In the early summer of 1857, Granville Stuart and his brother James were en route from California to visit their parents in Iowa. Granville became very ill near the future site of Corrine, Utah, delaying their journey for seven weeks. During this delay, an armed confrontation between the Mormon settlers in Utah and the United States government made travel along the emigrant routes impossible. When Granville could travel, Hudson’s Bay employee Jacob Meek advised them to head for the Beaverhead valley where they could safely wait out the Mormon conflict.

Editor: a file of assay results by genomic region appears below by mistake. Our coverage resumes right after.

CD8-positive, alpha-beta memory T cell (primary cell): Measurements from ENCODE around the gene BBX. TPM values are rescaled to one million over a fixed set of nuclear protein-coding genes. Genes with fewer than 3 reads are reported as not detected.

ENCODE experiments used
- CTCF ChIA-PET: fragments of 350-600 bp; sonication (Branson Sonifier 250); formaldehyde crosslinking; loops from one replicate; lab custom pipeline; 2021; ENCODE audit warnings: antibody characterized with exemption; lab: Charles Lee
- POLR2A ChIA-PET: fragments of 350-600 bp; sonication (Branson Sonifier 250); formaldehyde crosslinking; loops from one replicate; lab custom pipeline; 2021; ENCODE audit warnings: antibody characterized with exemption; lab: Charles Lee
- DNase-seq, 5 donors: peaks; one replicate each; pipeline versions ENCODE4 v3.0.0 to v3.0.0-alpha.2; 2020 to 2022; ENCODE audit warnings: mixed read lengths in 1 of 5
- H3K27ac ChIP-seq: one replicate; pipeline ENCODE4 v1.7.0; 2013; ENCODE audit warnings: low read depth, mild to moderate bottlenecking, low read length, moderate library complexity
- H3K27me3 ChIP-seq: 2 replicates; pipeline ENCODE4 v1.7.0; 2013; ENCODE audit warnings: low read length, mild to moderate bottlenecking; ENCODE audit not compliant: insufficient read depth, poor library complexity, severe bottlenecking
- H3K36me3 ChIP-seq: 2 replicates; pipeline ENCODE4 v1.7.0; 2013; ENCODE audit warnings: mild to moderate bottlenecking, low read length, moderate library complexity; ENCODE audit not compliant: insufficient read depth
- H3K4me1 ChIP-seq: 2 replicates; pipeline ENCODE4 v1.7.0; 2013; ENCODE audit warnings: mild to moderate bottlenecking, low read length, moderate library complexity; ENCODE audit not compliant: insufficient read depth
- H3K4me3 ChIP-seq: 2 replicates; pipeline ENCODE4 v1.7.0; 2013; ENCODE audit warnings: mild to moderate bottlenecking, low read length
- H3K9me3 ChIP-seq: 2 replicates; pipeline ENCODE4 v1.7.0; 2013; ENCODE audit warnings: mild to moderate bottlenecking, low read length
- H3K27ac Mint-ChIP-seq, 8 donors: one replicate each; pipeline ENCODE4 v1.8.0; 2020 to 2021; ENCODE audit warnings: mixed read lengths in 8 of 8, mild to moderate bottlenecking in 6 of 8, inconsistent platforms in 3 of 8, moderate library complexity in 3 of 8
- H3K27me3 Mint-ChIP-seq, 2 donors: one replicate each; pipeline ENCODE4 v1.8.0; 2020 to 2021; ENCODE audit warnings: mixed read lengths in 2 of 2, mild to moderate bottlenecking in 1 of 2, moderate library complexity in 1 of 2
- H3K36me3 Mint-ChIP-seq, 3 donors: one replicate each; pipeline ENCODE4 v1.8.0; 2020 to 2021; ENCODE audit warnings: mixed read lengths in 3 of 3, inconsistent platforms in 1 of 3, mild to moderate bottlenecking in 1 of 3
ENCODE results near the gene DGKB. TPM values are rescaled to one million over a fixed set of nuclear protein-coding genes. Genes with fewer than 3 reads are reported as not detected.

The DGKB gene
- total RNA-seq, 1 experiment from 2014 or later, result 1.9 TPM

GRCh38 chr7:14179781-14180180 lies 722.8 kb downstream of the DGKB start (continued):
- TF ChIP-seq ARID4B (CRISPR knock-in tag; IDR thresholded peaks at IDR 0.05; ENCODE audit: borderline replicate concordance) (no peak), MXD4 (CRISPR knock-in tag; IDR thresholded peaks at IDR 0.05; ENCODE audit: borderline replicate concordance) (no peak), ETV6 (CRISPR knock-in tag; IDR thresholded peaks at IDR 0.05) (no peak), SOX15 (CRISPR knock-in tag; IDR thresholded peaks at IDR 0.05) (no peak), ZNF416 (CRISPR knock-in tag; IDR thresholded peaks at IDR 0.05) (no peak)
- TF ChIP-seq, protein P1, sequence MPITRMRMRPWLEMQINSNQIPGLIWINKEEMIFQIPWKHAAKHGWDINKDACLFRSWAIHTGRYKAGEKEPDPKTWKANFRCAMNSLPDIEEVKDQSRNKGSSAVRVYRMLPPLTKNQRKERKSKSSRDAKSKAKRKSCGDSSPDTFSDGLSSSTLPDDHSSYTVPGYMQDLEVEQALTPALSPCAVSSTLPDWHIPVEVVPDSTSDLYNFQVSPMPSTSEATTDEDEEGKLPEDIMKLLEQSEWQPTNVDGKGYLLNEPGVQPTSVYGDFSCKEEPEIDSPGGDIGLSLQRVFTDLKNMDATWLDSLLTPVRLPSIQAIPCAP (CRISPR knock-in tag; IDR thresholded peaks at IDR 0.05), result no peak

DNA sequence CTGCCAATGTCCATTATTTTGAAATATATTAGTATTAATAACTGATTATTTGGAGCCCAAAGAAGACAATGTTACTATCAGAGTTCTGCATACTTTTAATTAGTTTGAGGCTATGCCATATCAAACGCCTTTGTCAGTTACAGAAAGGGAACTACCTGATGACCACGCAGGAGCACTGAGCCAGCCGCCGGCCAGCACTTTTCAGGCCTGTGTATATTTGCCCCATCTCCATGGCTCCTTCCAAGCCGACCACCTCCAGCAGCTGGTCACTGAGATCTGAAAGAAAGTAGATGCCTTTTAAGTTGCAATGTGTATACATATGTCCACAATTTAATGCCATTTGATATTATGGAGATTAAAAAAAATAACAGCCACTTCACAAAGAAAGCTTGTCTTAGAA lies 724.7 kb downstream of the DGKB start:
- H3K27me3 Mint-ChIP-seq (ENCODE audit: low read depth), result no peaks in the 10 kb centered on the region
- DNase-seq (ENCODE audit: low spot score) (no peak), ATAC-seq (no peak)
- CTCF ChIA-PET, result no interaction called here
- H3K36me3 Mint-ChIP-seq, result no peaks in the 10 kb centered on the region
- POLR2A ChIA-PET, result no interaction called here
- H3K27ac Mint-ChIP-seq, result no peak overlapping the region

It was this circumstance that led to Montana’s first recorded gold discovery. On Christmas Day of 1857, as the Stuarts and others camped in the Beaverhead valley, trader Richard Grant had built a three-room log cabin for his family, and he invited those camped in the area to Christmas dinner. Among the invited guests were the Stuart brothers, Jacob Meek, and Reece Anderson. Grant had hoarded some flour for the feast. The men had not tasted bread in a long time, and so soda bread, chokecherry preserves, dried buffalo meat, boiled smoked buffalo tongue, and coffee made a remarkable feast. Granville’s widow many years later claimed that at this Christmas dinner, Richard Grant gave Granville a gold nugget as a gift, claiming it had been mined at a certain creek in the territory. This supposedly led the Stuarts and Reece Anderson to prospect along Gold Creek the following May 1858. There they made Montana’s first recorded gold discovery. It was later proven, however, that the gold nugget Christmas gift that prompted the Stuart party to prospect had really been mined in California. So that first gold discovery was actually an incredible coincidence.